Wednesday, March 25, 2015

How secure is the Internet of Things with Wi-Fi?

Since the IoT for connected life and work is becoming increasingly important, companies must find answers to questions of network security. Private Pre-Shared Keys (PPSK) can help here.

In the private or professional environment we share a wireless network with others, and use for registration, and authentication is usually only a single pre-distributed network key, Pre-Shared Key (PSK) called. In an IoT scenario however, it is better to be able to control where and how this key is passed on to the connected devices. The only way to prevent the unprotected network key an air conditioner or smart lighting system for loophole for attacker.

The question is: How safe are the devices that connect to the network? In the IoT sector are usually relatively simple products that barely have mechanisms to effectively protect yourself and your wireless network. Therefore, they can often be easily chop. This in turn means that access to the network and possibly even sensitive corporate data are extremely vulnerable.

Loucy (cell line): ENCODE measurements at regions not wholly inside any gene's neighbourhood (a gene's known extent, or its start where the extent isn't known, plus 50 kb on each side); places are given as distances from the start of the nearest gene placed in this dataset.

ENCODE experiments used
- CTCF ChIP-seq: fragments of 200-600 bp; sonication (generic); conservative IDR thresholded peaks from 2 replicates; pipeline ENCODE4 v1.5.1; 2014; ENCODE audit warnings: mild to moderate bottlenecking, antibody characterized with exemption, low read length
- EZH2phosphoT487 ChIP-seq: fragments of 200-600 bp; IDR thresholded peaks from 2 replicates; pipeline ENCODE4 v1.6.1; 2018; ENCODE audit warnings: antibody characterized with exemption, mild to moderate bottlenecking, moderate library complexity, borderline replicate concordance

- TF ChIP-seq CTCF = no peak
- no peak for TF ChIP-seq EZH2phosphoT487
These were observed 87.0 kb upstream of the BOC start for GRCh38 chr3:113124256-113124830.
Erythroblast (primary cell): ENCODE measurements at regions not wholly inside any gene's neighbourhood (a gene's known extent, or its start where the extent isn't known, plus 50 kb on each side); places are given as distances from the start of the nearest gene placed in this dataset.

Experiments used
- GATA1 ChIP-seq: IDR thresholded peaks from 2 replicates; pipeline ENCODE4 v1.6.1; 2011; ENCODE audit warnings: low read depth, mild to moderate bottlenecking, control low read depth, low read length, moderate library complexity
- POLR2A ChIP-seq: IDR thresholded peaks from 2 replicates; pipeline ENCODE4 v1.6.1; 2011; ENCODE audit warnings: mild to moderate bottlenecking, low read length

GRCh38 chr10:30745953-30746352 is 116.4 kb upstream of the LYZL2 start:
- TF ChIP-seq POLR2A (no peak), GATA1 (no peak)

The degree of vulnerability were experts of the security company "Context Information Security" in 2014 by the example of a smart lighting system. By giving yourself access to the central air unit, they initially controlled the lighting system, then changes to the WLAN configuration could make and were in control of the entire building management.

The problem with this kind of lighting systems and IoT devices is generally that they use in most cases only a single pre-distributed keys (PSK) to connect to the network. One reason is that many of these devices only support WPA / WPA2 and not RADIUS.

As the study of context has been distributed keys are never advance a more secure way to authenticate devices. Even the detour via the connection of a separate SSID specifically for this requirement is not recommended because each additional broadcast SSID reduces the overall performance of the WLAN network - a phenomenon that is known as the SSID overhead. So what should companies do to safely and efficiently integrate the variety of devices?

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